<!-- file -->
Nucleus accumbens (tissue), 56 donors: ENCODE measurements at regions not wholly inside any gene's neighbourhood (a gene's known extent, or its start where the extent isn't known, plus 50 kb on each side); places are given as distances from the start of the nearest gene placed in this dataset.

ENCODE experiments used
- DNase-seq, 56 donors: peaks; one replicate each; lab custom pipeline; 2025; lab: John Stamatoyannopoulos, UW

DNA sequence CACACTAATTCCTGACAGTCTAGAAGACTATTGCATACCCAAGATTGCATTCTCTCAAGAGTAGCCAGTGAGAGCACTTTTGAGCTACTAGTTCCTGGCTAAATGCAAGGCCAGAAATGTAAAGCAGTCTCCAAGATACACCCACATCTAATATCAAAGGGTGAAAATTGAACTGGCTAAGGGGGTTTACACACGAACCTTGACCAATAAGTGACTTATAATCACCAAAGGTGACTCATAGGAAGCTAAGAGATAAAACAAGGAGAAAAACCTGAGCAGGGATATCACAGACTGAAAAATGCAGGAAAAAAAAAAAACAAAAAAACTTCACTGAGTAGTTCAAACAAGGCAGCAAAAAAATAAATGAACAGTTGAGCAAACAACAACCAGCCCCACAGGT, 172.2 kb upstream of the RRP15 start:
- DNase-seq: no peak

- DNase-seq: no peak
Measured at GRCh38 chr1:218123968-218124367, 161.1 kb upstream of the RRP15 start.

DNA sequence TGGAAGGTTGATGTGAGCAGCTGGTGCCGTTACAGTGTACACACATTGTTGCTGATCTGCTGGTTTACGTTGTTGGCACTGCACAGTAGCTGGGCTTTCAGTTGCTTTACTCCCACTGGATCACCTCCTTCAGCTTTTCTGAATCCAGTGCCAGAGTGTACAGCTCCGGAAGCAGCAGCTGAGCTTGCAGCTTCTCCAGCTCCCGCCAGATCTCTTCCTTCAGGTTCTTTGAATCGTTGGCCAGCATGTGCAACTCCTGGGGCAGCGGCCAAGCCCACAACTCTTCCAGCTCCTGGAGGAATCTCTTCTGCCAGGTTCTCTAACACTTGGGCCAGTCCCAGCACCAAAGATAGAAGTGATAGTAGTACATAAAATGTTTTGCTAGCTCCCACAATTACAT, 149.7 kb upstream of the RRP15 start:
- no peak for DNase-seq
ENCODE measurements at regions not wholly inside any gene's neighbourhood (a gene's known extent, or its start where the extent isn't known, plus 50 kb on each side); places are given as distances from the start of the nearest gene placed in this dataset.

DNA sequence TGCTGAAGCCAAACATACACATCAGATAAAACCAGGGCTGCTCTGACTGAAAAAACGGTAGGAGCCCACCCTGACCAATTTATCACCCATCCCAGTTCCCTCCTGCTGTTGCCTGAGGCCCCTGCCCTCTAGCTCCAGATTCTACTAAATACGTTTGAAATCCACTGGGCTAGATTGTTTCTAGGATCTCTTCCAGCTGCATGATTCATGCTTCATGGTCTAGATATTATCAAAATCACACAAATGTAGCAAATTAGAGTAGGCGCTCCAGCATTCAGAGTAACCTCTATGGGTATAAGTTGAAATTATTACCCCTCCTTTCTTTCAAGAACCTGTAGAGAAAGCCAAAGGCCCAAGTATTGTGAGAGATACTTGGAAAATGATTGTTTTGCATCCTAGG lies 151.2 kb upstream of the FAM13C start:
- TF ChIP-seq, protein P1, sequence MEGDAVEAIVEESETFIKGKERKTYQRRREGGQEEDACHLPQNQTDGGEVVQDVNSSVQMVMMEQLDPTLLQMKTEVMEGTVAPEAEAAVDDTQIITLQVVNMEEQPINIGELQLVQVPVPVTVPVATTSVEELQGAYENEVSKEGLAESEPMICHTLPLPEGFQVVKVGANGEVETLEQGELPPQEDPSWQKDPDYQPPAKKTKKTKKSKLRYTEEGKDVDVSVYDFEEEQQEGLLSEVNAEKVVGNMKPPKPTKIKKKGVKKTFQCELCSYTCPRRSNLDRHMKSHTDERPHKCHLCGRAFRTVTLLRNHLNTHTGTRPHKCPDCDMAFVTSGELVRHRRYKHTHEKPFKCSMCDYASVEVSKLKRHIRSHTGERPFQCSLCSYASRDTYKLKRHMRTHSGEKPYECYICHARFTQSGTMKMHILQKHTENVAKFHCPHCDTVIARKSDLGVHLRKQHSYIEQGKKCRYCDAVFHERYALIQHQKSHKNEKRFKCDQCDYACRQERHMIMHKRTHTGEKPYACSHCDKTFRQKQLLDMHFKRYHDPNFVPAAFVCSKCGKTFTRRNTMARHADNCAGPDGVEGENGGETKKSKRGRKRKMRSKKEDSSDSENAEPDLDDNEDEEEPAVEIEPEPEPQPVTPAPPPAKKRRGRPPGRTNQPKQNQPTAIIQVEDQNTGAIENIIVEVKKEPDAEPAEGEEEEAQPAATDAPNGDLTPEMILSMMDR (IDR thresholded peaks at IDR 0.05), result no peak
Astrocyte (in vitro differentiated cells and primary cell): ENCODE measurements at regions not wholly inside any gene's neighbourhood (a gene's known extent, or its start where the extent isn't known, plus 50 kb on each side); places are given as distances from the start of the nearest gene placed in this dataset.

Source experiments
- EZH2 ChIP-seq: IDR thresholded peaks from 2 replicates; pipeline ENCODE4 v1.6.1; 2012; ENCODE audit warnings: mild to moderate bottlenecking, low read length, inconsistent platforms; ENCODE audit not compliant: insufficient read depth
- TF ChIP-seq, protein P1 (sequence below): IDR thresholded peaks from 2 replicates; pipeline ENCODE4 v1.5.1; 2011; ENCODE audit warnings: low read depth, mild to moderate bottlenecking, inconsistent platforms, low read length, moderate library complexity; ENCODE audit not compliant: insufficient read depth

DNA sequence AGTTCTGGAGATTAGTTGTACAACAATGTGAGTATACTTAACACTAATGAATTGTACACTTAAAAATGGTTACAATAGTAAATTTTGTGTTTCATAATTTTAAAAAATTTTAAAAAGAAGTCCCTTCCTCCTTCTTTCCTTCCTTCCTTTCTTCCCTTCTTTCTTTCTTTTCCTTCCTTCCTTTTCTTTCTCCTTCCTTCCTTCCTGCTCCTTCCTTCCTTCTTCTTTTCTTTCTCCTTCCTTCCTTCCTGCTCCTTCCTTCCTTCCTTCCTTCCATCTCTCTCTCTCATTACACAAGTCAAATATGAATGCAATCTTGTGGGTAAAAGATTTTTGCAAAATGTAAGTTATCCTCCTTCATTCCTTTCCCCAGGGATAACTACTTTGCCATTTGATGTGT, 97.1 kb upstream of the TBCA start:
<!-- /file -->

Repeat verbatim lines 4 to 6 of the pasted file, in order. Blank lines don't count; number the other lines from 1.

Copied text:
DNA sequence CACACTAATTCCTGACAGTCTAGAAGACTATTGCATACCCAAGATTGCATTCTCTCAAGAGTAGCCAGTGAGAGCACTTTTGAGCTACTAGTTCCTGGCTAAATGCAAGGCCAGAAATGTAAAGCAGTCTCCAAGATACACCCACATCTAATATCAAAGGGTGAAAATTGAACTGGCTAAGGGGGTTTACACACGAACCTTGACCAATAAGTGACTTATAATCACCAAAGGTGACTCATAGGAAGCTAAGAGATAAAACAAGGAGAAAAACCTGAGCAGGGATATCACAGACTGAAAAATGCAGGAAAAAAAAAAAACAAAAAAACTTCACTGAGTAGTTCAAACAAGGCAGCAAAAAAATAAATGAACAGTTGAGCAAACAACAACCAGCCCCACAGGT, 172.2 kb upstream of the RRP15 start:
- DNase-seq: no peak

- DNase-seq: no peak